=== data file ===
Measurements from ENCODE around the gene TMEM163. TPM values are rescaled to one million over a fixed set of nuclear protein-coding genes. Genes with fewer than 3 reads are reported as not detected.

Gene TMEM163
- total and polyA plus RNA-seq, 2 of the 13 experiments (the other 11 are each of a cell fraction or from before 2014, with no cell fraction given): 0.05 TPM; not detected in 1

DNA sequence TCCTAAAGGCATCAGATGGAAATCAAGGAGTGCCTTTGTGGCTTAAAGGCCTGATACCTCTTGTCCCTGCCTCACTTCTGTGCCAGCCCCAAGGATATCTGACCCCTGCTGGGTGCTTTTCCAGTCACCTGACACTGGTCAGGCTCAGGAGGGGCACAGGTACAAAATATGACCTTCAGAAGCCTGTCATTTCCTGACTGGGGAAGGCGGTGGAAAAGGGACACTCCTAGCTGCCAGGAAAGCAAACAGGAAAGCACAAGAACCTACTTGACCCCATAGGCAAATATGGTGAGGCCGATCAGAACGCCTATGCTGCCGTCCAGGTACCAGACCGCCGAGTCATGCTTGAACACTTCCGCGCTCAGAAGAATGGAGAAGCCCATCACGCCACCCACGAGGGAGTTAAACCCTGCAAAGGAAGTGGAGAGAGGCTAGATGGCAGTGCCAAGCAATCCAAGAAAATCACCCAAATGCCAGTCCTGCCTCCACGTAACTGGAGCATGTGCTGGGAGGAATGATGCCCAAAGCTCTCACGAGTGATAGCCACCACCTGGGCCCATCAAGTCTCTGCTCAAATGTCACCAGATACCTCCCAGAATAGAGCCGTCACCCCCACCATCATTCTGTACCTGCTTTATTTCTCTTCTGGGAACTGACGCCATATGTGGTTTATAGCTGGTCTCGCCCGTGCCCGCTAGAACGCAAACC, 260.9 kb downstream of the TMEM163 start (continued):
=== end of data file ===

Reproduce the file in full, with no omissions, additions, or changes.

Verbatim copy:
Measurements from ENCODE around the gene TMEM163. TPM values are rescaled to one million over a fixed set of nuclear protein-coding genes. Genes with fewer than 3 reads are reported as not detected.

Gene TMEM163
- total and polyA plus RNA-seq, 2 of the 13 experiments (the other 11 are each of a cell fraction or from before 2014, with no cell fraction given): 0.05 TPM; not detected in 1

DNA sequence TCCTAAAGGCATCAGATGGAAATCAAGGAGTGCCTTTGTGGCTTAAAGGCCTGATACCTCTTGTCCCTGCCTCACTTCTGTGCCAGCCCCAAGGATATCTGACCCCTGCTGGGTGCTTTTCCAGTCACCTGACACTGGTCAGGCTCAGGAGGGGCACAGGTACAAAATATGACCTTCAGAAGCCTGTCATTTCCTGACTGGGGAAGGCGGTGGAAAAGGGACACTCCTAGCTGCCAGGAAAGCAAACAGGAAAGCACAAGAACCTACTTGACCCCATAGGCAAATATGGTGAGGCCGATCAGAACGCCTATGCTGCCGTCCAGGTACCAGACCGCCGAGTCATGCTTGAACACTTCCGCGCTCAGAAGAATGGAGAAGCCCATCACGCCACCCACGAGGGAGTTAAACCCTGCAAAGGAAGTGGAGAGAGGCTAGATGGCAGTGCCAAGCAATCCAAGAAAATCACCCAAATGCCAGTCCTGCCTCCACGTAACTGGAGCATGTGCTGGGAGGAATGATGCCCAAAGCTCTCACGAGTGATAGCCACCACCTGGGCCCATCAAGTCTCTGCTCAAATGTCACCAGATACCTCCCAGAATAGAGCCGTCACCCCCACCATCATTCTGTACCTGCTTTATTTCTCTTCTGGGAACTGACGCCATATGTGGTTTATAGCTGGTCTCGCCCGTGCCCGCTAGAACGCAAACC, 260.9 kb downstream of the TMEM163 start (continued):